About this book
In the past few years, the scientific community has witnessed rapid and significant progress in the study of ion channels. Technological advance ment in biophysics, molecular biology, and immunology has been greatly accelerated, making it possible to conduct experiments that were deemed very difficult if not impossible in the past. For example, patch-clamp tech niques can now be used to measure ionic currents generated by almost any type of cell, thereby allowing us to analyze single-channel events. It is now possible to incorporate purified ion channel components into lipid bilayers to reconstitute an "excitable membrane." Gene cloning and monoclonal antibody techniques provide us with new approaches to the study of the molecular structure of ion channels. A variety of drugs have now been found or are suspected to interact with ion channels to exert therapeutic effects. In addition to the classical exam ples, as represented by local anesthetics, many other drugs, including cal cium antagonists, psychoactive drugs, cardiac drugs, and anticonvulsants, have been shown to alter the ion channel function. For certain pesticides such as pyrethroids and DDT, sodium channels are clearly the major target site. Many diseases of excitable tissues are known to be associated with, if not caused by, dysfunction of ion channels; these include cardiac ar rhythmias, angina pectoris, cystic fibrosis, myotonia, and epilepsies, to men tion only a few. Channel dysfunction can now be studied due to theoretical and technological developments in this area.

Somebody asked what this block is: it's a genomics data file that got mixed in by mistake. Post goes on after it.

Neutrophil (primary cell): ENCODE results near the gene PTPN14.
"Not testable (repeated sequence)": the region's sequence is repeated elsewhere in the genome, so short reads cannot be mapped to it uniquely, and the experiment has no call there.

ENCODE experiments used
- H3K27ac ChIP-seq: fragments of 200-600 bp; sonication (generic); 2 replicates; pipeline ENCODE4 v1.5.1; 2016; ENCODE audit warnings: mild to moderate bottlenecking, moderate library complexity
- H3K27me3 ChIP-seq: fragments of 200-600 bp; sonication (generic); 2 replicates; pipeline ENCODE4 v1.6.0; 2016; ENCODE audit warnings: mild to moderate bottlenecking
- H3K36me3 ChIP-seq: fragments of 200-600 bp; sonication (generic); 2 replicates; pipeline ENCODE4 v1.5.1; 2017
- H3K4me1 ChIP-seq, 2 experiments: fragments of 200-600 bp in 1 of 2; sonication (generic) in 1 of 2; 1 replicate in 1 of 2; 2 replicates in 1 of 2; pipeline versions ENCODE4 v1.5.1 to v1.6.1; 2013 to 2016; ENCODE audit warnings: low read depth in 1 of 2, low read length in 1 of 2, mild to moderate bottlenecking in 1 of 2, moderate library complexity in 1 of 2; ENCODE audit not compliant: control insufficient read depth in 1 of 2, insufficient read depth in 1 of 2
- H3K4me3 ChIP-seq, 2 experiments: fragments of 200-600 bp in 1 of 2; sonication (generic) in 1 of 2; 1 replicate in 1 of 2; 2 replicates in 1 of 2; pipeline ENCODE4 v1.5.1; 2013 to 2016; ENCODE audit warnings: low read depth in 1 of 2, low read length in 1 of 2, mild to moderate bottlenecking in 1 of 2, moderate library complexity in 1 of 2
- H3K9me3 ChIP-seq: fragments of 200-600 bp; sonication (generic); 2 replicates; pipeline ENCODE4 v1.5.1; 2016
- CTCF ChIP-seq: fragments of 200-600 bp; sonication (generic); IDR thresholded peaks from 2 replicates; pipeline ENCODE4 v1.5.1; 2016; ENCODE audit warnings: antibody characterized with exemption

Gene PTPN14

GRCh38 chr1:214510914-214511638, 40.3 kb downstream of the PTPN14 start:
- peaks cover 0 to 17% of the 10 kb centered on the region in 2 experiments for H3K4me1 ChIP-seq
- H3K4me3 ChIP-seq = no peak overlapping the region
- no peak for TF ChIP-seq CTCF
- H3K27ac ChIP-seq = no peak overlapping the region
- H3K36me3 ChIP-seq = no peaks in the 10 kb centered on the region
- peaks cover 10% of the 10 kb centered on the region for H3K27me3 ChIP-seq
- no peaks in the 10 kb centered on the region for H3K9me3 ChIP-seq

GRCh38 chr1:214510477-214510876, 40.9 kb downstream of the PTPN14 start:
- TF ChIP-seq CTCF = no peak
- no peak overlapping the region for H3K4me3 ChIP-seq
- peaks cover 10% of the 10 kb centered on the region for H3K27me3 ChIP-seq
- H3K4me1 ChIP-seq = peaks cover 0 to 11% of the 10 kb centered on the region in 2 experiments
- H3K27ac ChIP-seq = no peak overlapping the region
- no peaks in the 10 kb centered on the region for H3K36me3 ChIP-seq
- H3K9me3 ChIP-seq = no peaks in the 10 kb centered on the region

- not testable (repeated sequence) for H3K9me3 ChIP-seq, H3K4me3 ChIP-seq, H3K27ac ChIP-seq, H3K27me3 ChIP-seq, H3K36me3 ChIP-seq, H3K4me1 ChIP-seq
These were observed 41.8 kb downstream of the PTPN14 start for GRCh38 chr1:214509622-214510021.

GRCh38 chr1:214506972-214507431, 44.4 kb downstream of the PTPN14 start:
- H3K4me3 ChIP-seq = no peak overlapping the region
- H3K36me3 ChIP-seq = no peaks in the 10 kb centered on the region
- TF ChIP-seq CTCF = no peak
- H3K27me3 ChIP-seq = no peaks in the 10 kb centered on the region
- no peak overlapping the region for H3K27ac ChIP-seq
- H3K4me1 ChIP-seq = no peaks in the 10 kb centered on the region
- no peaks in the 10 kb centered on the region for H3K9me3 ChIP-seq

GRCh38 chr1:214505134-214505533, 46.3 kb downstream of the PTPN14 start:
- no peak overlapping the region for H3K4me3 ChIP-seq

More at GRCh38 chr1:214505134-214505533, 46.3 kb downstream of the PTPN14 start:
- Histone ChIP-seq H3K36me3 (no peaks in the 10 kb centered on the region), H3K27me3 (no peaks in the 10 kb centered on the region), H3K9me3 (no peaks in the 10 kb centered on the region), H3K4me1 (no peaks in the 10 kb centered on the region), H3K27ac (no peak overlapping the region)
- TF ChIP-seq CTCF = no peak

ATP Calcium Lipid Nucleotide Peptide biology biophysics kinetics molecular biology primary structure protein protein engineering receptor skeletal muscle tissue